Water-Free Dye for the Notoriously Polluting Blue Jean Industry
Fashion is one of the biggest polluters.
It's time we rebel against fast fashion.
Support local makers, designers, growers, creators.
The big brands have the resources to make systemic change. So it’s important to PUSH big brands to take meaningful action by demanding transparency up the supply chain.
It is estimated that 70% of Asia's rivers and lakes are contaminated by the 2.5 billion gallons of wastewater produced by that continent's textile industry.
Since voting with our dollar is so effective, it's best to simply keep our money out of that toxic industry.
Almost a decade ago, Greenpeace Campaigners tested the outflows near blue jeans dyeing facilities in the top denim producing towns in Asia. China’s Xintang produces over 260 million pairs of jeans a year, equivalent to 60% of China's total jeans production, and 40% of the jeans sold in the US each year. In Xintang alone, they found five heavy metals (cadmium, chromium, mercury, lead and copper) in 17 out of 21 water and sediment samples taken. As we know, all flows to the oceans. So toxins in the rivers in Asia will soon be in the oceans we fish from and swim in. Not only that, but they will circulate up through the eco system into the atmosphere and food chain.
The environmental and human cost of making our clothes pushed me to join the #secondhand movement and give up buying new stuff. The synthetic microfibers found in most clothing nowadays inspired me to stop washing in traditional washing machines that flow wastewater out to the waterways and eventually the oceans. I wash by hand unless the machine filters water through the land where the fibres are relatively contained. The number of new brands and labels popping up led me to ask more questions. Not just about their packaging, but about their materials, working conditions, offsets.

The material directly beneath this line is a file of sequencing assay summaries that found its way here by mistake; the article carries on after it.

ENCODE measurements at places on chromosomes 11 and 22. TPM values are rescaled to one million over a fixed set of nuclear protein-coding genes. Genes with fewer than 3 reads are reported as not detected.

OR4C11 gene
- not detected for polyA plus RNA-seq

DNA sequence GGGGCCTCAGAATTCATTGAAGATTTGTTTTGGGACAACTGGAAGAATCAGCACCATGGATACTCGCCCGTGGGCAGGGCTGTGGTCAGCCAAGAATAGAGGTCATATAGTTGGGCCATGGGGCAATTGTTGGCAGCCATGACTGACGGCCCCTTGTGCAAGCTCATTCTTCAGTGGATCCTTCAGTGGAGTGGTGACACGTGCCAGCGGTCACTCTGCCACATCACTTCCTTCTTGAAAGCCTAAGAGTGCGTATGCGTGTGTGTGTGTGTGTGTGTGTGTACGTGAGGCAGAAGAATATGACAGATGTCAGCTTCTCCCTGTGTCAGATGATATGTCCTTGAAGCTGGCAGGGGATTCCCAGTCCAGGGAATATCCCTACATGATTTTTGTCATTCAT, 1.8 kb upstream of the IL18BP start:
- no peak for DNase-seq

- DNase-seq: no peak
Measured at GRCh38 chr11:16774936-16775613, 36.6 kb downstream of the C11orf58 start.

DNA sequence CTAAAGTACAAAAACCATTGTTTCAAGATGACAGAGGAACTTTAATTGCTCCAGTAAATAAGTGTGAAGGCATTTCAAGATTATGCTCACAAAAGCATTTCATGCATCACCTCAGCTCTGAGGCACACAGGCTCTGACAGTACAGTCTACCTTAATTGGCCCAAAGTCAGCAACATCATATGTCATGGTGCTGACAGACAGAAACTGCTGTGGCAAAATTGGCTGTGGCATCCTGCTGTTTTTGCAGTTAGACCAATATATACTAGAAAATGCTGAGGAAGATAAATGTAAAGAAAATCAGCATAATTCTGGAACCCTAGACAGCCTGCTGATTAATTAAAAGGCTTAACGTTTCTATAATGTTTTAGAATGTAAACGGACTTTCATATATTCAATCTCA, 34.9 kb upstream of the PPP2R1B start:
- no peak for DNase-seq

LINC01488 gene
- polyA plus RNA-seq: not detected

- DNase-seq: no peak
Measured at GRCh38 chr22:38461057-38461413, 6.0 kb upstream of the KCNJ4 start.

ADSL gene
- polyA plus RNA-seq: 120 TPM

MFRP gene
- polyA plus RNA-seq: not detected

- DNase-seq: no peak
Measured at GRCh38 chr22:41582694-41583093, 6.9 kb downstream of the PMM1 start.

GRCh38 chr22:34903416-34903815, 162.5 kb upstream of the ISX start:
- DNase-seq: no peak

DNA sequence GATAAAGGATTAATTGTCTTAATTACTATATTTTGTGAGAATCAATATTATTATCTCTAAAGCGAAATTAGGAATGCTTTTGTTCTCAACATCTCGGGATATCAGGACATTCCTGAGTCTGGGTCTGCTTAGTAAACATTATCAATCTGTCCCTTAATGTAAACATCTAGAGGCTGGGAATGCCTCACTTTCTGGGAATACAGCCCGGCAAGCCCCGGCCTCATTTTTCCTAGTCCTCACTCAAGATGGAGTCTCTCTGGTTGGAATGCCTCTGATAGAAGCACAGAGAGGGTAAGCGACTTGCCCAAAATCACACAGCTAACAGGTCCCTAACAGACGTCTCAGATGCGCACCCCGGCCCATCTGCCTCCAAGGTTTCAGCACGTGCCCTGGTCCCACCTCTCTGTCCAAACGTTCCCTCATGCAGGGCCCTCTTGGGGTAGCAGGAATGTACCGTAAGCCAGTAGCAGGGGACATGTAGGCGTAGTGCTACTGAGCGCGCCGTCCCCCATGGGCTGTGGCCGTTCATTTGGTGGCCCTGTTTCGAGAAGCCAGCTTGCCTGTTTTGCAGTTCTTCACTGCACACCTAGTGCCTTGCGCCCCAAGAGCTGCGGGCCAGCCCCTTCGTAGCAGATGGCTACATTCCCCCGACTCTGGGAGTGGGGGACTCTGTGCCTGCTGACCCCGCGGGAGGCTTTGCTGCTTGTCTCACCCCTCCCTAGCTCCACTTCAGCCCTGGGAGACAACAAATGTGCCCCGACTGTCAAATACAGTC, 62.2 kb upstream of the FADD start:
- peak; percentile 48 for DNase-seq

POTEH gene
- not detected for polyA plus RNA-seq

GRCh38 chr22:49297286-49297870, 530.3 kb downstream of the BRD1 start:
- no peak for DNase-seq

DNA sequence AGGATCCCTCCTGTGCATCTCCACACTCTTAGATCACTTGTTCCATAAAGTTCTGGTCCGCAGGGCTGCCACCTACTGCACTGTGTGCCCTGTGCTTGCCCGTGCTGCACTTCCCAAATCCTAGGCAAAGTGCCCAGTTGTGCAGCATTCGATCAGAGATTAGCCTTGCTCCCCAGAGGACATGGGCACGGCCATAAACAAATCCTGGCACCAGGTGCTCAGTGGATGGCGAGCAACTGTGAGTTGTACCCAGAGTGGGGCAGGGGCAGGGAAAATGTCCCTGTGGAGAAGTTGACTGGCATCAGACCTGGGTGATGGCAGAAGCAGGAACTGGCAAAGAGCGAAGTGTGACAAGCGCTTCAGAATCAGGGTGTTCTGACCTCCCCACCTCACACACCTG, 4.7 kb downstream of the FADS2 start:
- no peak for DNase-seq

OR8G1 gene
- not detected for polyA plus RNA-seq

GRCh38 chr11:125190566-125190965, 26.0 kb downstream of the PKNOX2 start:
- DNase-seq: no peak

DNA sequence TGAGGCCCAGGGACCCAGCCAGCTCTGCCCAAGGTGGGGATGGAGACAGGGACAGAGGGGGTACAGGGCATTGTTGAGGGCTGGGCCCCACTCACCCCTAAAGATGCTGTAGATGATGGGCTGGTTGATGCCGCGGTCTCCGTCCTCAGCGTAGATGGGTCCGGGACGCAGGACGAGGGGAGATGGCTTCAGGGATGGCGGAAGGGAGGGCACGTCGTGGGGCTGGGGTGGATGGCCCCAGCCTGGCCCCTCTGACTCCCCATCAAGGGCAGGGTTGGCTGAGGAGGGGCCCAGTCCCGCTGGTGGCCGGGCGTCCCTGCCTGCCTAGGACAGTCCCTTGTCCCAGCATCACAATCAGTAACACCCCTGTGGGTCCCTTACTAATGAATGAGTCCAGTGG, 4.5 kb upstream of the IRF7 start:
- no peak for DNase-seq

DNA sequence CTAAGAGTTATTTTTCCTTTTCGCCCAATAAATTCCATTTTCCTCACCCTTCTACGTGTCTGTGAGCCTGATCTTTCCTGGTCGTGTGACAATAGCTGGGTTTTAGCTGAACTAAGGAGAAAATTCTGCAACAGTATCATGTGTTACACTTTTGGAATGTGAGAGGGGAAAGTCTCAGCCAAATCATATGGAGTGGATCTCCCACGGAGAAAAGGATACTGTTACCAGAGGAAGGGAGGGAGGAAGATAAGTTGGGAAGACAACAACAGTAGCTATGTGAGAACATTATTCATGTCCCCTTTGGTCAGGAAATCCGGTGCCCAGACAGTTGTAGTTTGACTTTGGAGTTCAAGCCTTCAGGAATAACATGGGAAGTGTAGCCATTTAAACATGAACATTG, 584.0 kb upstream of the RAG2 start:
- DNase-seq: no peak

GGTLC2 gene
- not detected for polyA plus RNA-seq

In the defiant activism of my youth, I took pride in boycotting large corporations that didn’t seem to honour or respect the environment. I preferred to spend my time lobbying government, working with scientists, and empowering people. However, since large corporations are responsible for most of the pollution, they are undeniably already a part of the conversation.
When Wrangler approached me to show off their new #indigood collection made with foam dying that completely ELIMINATES WATER from the dying process I couldn't help but be impressed. The foam dying technology functions without the nasty reduction chemicals, instead transferring dye to yarn with a foaming agent in an airtight environment sealed by a nitrogen hood. FANCY. Not only does foam-dyeing cut out the need for massive quantities of water, thanks to the overall efficiency of the process, Wrangler is boasting 60% less energy and chemical waste creation. They are also using 30% recycled cotton. In my recycling research, recycling textiles has always proved extremely tricky, so this is interesting in itself.
I still stand by my commitment to second hand. I think if we buy, we should first and foremost buy used. There is already so much STUFF circulating in our world. Much of it circling it’s way to the landfill, where of course it’s lifecycle stops as something useful and begins as a harmful waste product.
IF YOU DO BUY NEW, don't be shy. ASK ALL THE QUESTIONS. Demand transparency all the way up the supply chain. Because THIS pair of water-free jeans is the result of all that consumer questioning. Push for innovation. Push for redesign. Push for a better world.
Here is their blog: